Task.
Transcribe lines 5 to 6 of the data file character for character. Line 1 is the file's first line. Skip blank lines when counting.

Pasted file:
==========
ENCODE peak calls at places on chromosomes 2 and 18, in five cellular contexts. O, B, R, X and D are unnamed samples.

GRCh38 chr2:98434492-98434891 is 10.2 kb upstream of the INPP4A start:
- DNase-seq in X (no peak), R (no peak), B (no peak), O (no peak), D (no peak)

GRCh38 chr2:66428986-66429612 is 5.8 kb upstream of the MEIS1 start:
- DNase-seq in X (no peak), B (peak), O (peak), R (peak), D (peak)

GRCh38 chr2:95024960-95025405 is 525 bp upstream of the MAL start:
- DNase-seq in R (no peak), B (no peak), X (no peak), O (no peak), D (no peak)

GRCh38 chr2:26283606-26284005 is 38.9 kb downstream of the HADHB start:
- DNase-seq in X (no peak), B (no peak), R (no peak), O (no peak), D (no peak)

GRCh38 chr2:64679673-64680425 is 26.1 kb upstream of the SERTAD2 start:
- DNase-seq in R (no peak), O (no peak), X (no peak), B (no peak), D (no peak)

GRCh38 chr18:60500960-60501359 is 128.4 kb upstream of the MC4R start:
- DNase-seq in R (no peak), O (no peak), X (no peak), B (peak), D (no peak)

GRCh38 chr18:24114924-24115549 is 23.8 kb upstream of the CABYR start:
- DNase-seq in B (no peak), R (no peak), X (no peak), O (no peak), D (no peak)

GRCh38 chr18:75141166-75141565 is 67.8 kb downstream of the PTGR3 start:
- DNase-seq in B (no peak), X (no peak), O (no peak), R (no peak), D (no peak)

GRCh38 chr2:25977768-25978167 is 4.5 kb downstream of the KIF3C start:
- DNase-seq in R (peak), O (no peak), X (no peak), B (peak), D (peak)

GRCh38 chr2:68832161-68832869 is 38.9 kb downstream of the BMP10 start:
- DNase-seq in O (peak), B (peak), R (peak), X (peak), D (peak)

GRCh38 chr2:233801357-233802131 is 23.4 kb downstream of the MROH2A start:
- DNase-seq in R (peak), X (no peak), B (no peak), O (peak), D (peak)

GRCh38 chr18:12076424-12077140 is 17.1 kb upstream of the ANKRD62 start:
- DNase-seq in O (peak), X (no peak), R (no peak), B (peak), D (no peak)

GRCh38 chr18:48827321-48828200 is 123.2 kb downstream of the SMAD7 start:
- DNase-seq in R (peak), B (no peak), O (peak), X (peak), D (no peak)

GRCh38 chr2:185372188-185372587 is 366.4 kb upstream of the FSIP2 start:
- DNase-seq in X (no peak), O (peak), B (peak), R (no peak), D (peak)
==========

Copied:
- DNase-seq in X (no peak), B (peak), O (peak), R (peak), D (peak)

GRCh38 chr2:95024960-95025405 is 525 bp upstream of the MAL start: